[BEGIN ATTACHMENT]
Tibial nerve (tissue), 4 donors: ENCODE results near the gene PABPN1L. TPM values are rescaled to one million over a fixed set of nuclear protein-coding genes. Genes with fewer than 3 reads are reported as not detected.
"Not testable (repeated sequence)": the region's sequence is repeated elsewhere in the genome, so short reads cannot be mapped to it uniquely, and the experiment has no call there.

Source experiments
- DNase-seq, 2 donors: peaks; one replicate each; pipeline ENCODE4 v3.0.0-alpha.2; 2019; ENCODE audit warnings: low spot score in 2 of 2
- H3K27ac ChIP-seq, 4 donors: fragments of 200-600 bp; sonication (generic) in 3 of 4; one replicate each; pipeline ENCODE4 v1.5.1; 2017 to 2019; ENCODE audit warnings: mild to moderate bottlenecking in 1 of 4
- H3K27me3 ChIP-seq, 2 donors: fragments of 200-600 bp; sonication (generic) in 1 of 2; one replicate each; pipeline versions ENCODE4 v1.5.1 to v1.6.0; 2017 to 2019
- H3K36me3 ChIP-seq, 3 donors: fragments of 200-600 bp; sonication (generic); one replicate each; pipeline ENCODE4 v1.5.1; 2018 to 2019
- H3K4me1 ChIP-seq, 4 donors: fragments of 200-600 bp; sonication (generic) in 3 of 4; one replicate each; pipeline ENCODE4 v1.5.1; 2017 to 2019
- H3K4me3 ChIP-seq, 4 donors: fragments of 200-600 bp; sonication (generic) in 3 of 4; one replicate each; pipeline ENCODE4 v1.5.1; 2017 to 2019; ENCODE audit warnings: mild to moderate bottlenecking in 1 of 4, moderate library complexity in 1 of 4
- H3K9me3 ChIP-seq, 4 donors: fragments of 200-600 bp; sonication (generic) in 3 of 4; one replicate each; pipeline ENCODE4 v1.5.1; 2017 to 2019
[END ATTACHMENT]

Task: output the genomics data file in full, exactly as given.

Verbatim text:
Tibial nerve (tissue), 4 donors: ENCODE results near the gene PABPN1L. TPM values are rescaled to one million over a fixed set of nuclear protein-coding genes. Genes with fewer than 3 reads are reported as not detected.
"Not testable (repeated sequence)": the region's sequence is repeated elsewhere in the genome, so short reads cannot be mapped to it uniquely, and the experiment has no call there.

Source experiments
- DNase-seq, 2 donors: peaks; one replicate each; pipeline ENCODE4 v3.0.0-alpha.2; 2019; ENCODE audit warnings: low spot score in 2 of 2
- H3K27ac ChIP-seq, 4 donors: fragments of 200-600 bp; sonication (generic) in 3 of 4; one replicate each; pipeline ENCODE4 v1.5.1; 2017 to 2019; ENCODE audit warnings: mild to moderate bottlenecking in 1 of 4
- H3K27me3 ChIP-seq, 2 donors: fragments of 200-600 bp; sonication (generic) in 1 of 2; one replicate each; pipeline versions ENCODE4 v1.5.1 to v1.6.0; 2017 to 2019
- H3K36me3 ChIP-seq, 3 donors: fragments of 200-600 bp; sonication (generic); one replicate each; pipeline ENCODE4 v1.5.1; 2018 to 2019
- H3K4me1 ChIP-seq, 4 donors: fragments of 200-600 bp; sonication (generic) in 3 of 4; one replicate each; pipeline ENCODE4 v1.5.1; 2017 to 2019
- H3K4me3 ChIP-seq, 4 donors: fragments of 200-600 bp; sonication (generic) in 3 of 4; one replicate each; pipeline ENCODE4 v1.5.1; 2017 to 2019; ENCODE audit warnings: mild to moderate bottlenecking in 1 of 4, moderate library complexity in 1 of 4
- H3K9me3 ChIP-seq, 4 donors: fragments of 200-600 bp; sonication (generic) in 3 of 4; one replicate each; pipeline ENCODE4 v1.5.1; 2017 to 2019